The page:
Your publicist interfaces with you: the media, other world and industry tastemakers, or gatekeepers to get you more known in your career.
We work together. Whether it’s you or Ian, artists have to realize the type of coverage (radio, print, TV, internet) they will receive in conjunction with where they are at the time of their album’s release. If you’re at Lady Gaga’s level, most everyone will devote space and time to you. If you had hits more than three to 40 years ago, selected national outlets might be interested, but chances lie more in local print and radio. If you’re still determined to wake up early in the morning, you could get some local TV coverage.
Artists sometimes have trouble making friends with regular people. Especially if they’re eccentric artists. This can hurt their potential success, given that a large fan base consists mostly of regular type people. The good news is, artists can usually do well at befriending other artists–of greater or lesser eccentricity. When artists become friends with each other and start forming communities, scenes, etc., their momentum often leads to artistic movements. What began as local movements ultimately end up influencing global trends and styles in music, fashion, film, and the list goes on.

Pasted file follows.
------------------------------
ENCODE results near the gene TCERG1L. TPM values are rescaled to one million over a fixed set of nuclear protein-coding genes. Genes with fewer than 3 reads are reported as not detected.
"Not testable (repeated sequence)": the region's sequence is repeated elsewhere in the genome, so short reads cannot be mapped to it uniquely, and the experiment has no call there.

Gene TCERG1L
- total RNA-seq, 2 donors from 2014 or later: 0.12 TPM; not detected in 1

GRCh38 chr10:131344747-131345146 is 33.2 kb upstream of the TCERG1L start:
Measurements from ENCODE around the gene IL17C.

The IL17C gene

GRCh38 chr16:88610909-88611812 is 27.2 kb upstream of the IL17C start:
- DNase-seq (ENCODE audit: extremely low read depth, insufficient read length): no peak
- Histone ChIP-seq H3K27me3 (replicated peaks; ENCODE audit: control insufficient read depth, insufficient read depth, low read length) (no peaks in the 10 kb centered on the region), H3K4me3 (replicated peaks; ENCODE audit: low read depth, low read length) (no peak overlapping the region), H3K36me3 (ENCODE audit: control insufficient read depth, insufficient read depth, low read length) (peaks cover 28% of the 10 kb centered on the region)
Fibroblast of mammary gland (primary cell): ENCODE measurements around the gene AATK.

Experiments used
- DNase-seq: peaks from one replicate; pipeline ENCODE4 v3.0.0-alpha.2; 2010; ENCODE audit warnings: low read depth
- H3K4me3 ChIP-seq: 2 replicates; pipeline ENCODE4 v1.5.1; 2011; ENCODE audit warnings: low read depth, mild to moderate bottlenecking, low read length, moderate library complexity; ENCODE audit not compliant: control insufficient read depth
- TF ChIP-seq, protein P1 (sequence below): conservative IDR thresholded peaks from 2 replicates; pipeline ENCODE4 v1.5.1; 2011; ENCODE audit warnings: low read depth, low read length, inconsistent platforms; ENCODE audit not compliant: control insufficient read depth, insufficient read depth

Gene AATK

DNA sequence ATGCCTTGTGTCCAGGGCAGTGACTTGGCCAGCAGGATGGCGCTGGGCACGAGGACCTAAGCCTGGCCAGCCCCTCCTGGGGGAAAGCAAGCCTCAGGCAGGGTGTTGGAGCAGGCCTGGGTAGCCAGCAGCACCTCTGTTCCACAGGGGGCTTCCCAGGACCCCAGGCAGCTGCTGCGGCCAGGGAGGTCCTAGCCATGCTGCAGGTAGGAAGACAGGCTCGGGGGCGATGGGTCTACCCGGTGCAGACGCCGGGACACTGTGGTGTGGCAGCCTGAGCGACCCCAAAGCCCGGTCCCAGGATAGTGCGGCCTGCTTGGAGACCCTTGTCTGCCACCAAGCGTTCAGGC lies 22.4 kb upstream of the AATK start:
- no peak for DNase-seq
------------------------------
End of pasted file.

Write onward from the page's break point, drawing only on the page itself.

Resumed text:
Some indie bands are purposely obscuring their names, hiding their faces, and refusing interviews as a means of image-management. Is this a good idea for your band?
Search engine optimization (SEO) often gets passed off as a sort of snake oil — some gimmicky trick that people do to manipulate search results in their favor.
SEO is really about one thing: making what your website is about clear to people and bots alike. There’s no tricks or gimmicks, and if you can make a website or manage a wordpress installation, you can do some very simple things to make your website more search engine and people friendly.